Neutral Tones is poem by Thomas Hardy, one of the most famous novelists and poets of the Victorian era whose work was often characterised by the melancholy that pervaded it. The themes of disappointment in love and the pain that comes with loss, especially the loss of love can be found in most of his writings. Written in 1867 but published much later in 1898 as a part of his collection of poems “Wessex Poems and Other Verses”, the poem “Neutral Tones” is one of his well-known and much appreciated poems on the bitterness that follows the end of a relationship. An unconventional love poem, it deals not with the joy and happiness commonly associated with the feeling of love, but rather the heartbreak and feelings of loss that one experiences as romance starts to fade away, disappearing like it had never existed.
Neutral Tones | Summary
The poem opens with the speaker recounting a memory of he and someone, later revealed to be his beloved, standing near a pond on a cold winter day. The atmosphere was bleak and sombre; even the sun failed to exude any warmth and joy, as if God had reprimanded it for committing some folly. Its fire, usually burning bright, seemed to have died making him appear absolutely white, devoid of all its passionate, flaming hues. Even the trees surrounding them echoed the barrenness and gloom that impregnated the whole surroundings. The parched ground, most likely due to the harsh weather, was strewn with a few fallen leaves, probably from the ash tree. The leaves too, like the rest of the surroundings, were sans all colour, appearing gray and withered.
After describing the setting in the first stanza, the speaker then begins to talk about his beloved who was with him that day. He says that she looked at him with dispassionate eyes, almost as if she was looking at some dull and tiresome mystery of the past. Maybe she no longer found him interesting or maybe she was not able to figure out his feelings regarding her- whatever it may be, she seems to have given up on their love, tired of figuring out where things were headed between them. Both of them exchanged some words but the conversation, just like their relationship, no longer held much significance. It reeked of morbidity and failure, serving as an indication of not much being left in their love. Probably the conversation was more of an argument as to who among the two of them was to be blamed for their lost love. Or maybe they talked about who was more hurt by their relationship falling apart. It could also be that the more they talked, the more they realised that the love they shared at some point, has ceased to exist, growing fainter with every word they spoke.
The speaker further comments that through all this, a small smile played on her mouth which seemed to cause the poet excruciating pain, filling his heart with bitter resentment. This smile that hovered on her face was not one that filled his heart with joy. Rather, it was dispassionate, resonating with her feelings for him. The beloved’s smile was like that of a man who does not have much life left in him; having only enough which would allow him to die. Similarly, most of the love between them had evaporated, leaving behind only as much as was necessary for them to bring their relationship to its death. Such was the bitterness that was reflected in her smile on the day which marked the end of their love. To the speaker, the smile appeared as sinister as a menacing bird who is just about to take flight. The smile seemed to foretell the dejection and despair that awaited the speaker as he lost his beloved.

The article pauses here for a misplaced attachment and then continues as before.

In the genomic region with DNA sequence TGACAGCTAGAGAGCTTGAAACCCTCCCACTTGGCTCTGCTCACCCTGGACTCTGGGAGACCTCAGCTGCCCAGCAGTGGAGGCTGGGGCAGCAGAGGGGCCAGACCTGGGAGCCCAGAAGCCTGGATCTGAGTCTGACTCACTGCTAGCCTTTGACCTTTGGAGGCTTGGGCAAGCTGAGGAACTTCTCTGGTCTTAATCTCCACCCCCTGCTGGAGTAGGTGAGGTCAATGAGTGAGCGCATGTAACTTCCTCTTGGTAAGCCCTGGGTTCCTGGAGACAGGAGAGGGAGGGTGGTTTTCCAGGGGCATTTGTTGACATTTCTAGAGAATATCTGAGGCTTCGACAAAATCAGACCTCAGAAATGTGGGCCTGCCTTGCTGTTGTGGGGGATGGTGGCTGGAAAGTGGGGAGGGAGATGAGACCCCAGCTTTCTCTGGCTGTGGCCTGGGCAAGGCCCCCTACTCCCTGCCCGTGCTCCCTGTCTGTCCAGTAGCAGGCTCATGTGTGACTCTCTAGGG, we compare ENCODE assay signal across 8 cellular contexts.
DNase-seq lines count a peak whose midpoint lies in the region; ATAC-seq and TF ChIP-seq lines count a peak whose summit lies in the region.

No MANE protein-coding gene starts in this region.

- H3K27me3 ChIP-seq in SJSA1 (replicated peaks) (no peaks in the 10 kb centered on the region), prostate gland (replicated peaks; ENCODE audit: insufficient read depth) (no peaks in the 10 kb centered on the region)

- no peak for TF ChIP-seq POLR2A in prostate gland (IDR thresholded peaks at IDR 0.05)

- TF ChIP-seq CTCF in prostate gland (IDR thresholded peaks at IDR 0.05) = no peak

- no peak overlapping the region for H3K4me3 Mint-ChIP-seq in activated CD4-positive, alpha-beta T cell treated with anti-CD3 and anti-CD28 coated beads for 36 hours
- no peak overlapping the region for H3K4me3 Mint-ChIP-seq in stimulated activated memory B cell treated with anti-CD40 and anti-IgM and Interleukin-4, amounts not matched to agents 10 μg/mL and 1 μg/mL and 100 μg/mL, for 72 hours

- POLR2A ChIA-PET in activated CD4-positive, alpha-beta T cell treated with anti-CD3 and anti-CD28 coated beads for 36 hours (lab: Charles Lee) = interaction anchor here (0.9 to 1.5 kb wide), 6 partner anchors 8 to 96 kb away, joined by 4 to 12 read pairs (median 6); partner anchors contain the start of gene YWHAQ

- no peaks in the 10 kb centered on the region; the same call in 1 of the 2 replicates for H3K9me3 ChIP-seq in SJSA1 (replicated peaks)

Since that day, having experienced fully the pain and sufferings brought upon by a heartbreak, the speaker developed a cynical attitude towards love and relationships. The memory of the day when he lost the one whom he loved the most is firmly etched in his mind, having completely altered his perception of the world. It made him realise the deceptive nature of love and the agony it is capable of afflicting upon one’s heart. The image of the lady’s face, the “white” sun, the ash tree with its decaying leaves and the pond as it appeared on that cold morning serves as a reminder to him of the immense agony and inner turmoil caused to him by this experience. The memory of that day is tinged with both bitterness and regret, filling the speaker’s heart with melancholy and anguish as and when it resurfaces.
Neutral Tones | Analysis
The poem is composed in four quatrains and follows the rhyme scheme ABBA. While the language is simple and to the point, the tone displays the pessimism that characterises Hardy’s works.
The imagery used in Neutral Tones is quite detailed and symbolic of the mood of the speaker. Through his skilful use of words, Hardy manages to convey the entire range of emotions that the speaker had undergone, in very limited lines. It almost seems like we are present at the scene being described and the reader can feel the pain and anguish of the speaker. Alliteration has been used in the last stanza as is seen in “wrings with wrong”. Similes and metaphors have also been used to enhance the description. Paradox can be seen in the comparison of the lady’s grin with a dead person.
Overall, the poem, as the title indicates, is quite neutral in its expression and the poet refrains from blaming anyone for the breakup, aiming to just narrate the incident. However, the poem does show a tinge of regret and bitterness at the indifference of the beloved towards the end. The poet seems to highlight the dark reality that lay beneath the Victorian optimism and bring forth the scepticism and disenchantment that was present among people during the time. It is an expression of Hardy’s cynicism towards love and loss of faith in the world and is a great example of the pessimism and melancholy that marked his style.